Some philosophical problems and puzzles

To give you a taste of philosophy, here are some philosophical problems for you to think about :

A Paradox about truth

A paradox arises when beginning with plausible assumptions, we derive a conclusion which is absurd or contradictory. Many simple concepts which we use in everyday life surprisingly lead to paradoxes. In trying to solve these paradoxes we hope to gain a better understanding of such concepts. One example is the Liar paradox which concerns our concept of truth. Consider the following sentence :
This sentence is not true

Is the sentence true or false? If it is true, then what the sentence says is true, so it is not true. But if it is not true, then should it not be true as well, since it says of itself that it is not true? So it seems that it is both true and false, but how can that be possible?

The Philosophy of mind


In this branch of philosophy we hope to understand better the different aspects of our mind, such as thinking and consciousness, and to find out the best scientific approach to study these phenomena. One issue concerns the nature of intelligence : what is it for something to be intelligent, and is it possible to construct an intelligent thinking machine? One suggestion is that something is intelligent if, and only if, it can pass the so-called imitation test. To pass the test, a machine must deceive a judge into thinking that it is human. The idea behind this proposal is that if something can fool us into thinking that it is human, then surely it is intelligent. Do you think this is a good test for intelligence? If something fails the test, must it be stupid? And can there be unintelligent machines that nonetheless pass the test?

Philosophy of Science


Here philosophers study the methods and concepts of science, as well as some basic problems in the particular sciences. These include issues like : What is a scientific explanation? What is the role of mathematics in science?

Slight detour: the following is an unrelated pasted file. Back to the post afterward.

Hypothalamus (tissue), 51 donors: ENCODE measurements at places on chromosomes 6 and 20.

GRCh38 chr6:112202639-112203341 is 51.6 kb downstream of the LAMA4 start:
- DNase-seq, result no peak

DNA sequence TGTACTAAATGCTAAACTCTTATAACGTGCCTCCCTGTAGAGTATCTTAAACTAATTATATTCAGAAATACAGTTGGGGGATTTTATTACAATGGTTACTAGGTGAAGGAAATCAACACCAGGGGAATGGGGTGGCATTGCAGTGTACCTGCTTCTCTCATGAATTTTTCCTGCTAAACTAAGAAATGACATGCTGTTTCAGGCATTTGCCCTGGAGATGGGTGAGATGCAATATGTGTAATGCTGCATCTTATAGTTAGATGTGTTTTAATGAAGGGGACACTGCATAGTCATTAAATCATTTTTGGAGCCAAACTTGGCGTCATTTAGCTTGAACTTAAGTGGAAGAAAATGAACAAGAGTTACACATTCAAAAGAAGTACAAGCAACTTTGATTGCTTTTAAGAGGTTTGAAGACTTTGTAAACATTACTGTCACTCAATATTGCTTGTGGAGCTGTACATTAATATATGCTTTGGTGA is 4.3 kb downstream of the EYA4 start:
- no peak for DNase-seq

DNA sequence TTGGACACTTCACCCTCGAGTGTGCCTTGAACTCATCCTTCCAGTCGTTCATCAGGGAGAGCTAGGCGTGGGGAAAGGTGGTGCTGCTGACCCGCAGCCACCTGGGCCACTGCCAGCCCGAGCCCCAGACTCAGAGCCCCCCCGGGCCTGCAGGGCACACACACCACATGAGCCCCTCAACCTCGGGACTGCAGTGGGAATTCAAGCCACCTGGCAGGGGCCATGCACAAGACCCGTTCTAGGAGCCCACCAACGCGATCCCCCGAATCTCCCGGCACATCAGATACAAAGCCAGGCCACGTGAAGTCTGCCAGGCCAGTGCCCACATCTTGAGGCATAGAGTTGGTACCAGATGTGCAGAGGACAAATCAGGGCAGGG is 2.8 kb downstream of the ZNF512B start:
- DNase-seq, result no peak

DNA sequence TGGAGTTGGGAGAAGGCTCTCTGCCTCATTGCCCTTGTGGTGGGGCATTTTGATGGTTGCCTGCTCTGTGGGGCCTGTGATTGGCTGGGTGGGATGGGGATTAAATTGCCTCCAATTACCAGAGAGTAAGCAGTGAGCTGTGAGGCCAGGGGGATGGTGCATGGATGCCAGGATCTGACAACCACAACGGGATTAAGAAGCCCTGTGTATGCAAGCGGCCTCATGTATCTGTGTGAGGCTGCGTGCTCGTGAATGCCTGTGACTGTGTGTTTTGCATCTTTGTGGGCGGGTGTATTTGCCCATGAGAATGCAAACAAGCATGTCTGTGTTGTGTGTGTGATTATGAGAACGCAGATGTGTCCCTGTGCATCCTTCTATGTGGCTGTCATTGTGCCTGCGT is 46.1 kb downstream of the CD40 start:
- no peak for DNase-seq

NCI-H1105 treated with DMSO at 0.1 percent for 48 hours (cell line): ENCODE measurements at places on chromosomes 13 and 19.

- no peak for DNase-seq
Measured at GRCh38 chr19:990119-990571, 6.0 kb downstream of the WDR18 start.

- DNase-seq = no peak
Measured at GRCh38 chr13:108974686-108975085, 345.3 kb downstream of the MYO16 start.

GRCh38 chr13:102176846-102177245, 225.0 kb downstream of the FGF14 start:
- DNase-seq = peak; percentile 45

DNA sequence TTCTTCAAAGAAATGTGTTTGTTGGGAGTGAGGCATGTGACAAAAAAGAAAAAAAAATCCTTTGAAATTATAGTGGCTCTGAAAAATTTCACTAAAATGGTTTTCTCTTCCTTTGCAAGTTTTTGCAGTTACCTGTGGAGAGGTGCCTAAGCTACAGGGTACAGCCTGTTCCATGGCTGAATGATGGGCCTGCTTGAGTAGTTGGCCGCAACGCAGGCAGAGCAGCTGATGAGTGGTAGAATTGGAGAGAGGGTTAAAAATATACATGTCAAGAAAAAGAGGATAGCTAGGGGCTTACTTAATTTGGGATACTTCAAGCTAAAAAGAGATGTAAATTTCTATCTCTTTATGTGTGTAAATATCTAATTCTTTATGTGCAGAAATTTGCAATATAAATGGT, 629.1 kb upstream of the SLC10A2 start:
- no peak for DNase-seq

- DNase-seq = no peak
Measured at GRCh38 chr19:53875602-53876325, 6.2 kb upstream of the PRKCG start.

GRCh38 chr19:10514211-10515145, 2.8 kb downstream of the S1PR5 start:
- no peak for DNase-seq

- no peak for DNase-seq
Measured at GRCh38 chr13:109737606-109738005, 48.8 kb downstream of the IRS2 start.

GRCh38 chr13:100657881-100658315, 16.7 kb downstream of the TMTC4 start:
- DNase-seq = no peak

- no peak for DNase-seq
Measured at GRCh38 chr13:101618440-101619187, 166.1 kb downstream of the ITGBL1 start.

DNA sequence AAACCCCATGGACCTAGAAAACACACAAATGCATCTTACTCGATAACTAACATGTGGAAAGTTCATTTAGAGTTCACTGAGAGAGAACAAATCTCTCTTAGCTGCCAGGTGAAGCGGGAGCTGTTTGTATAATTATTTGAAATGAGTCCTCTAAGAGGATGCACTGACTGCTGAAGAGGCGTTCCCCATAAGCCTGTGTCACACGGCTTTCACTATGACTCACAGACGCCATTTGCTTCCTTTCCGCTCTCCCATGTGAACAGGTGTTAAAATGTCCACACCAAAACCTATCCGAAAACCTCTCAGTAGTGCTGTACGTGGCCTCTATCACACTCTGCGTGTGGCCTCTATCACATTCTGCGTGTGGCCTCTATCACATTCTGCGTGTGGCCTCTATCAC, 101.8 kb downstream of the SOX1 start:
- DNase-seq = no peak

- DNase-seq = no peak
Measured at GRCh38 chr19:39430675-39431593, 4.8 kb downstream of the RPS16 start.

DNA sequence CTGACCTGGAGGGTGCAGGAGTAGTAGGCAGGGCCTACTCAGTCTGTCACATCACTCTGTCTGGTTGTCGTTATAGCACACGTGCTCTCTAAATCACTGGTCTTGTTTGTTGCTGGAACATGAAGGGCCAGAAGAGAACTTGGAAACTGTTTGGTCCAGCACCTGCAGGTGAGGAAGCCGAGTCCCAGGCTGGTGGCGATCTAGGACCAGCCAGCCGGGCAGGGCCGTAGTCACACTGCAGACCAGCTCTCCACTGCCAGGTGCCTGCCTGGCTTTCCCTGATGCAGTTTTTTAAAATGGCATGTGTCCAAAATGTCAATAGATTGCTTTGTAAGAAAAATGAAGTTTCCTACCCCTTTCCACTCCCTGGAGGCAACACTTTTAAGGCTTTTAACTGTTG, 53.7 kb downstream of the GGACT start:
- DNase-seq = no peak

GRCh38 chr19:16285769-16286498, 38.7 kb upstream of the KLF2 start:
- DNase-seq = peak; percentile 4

One topic in theoretical physics is time travel : does the structure of our universe allow us to travel back to the past, or forward to the future? Some people have argued however that the idea of backward time travel is incoherent. For what if you travel back to the past when you were a baby? If that were possible would there not be two of you at the same time?

Besides, what if you try to kill the baby that was you? Surely you will not succeed, since you did grow up and live until now. If you died when you were a baby, you could not have lived to do the time travel! So it seems that you must fail in your attempt to kill your earlier self. But it also seems to imply that however hard you try, you cannot kill the baby. Isn't this strange, and is it really possible?

Moral Philosophy


In moral philosophy we think about questions like : how should we live our lives, and are there objective moral principles? We often think that we should minimize suffering and bring about as much happiness as we can. On the other hand we think we should respect other people's rights. But how exactly do we balance these two concerns? Think about the following two cases :

  1. You are driving a train but you cannot stop it. There are five man further down the track and you know you will kill them if you do nothing, unless you turn the train to the right now. But there is one workman on the right and you will kill him instead if you turn the train. Should you?
  2. You are a doctor at a hospital and five patients will die if you do nothing. You can only save them if you kill a healthy and innocent person next door, and transplant his lungs, heart and kidneys to the five patients. Should you?

Perhaps you might want to answer "yes" in the case #1, and "no" in case #2. But can you justify your answers?